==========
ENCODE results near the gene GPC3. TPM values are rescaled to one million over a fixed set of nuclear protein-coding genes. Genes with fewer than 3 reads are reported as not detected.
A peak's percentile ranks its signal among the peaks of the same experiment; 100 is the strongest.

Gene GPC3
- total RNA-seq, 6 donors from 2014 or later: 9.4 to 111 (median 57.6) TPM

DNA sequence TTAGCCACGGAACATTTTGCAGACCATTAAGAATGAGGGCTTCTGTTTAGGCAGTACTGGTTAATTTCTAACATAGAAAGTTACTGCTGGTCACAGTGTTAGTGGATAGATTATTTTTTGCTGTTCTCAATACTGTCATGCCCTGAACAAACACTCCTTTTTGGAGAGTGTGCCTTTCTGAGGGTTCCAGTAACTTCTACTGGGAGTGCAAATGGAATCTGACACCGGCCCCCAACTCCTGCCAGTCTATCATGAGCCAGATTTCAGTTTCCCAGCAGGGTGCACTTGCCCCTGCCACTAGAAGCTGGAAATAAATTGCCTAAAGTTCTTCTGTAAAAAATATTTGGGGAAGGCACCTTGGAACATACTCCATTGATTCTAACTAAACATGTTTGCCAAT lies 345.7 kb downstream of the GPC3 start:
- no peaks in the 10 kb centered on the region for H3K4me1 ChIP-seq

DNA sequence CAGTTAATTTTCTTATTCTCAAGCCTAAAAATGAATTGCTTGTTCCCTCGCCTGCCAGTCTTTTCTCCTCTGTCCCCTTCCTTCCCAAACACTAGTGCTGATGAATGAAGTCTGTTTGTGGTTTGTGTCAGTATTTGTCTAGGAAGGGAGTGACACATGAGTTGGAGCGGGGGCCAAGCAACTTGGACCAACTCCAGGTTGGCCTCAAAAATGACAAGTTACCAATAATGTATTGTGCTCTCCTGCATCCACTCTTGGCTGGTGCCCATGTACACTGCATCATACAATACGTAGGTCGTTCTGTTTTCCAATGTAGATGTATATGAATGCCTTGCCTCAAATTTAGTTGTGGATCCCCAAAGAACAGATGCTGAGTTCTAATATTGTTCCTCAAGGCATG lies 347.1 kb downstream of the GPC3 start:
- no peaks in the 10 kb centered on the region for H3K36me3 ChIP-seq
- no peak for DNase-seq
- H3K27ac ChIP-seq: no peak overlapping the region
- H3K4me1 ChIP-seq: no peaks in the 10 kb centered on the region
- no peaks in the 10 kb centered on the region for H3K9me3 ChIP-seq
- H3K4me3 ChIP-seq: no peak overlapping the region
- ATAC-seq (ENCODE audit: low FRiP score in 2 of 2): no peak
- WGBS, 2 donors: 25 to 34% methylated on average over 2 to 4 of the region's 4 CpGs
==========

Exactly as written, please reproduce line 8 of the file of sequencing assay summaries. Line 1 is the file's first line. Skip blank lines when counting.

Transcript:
- no peaks in the 10 kb centered on the region for H3K36me3 ChIP-seq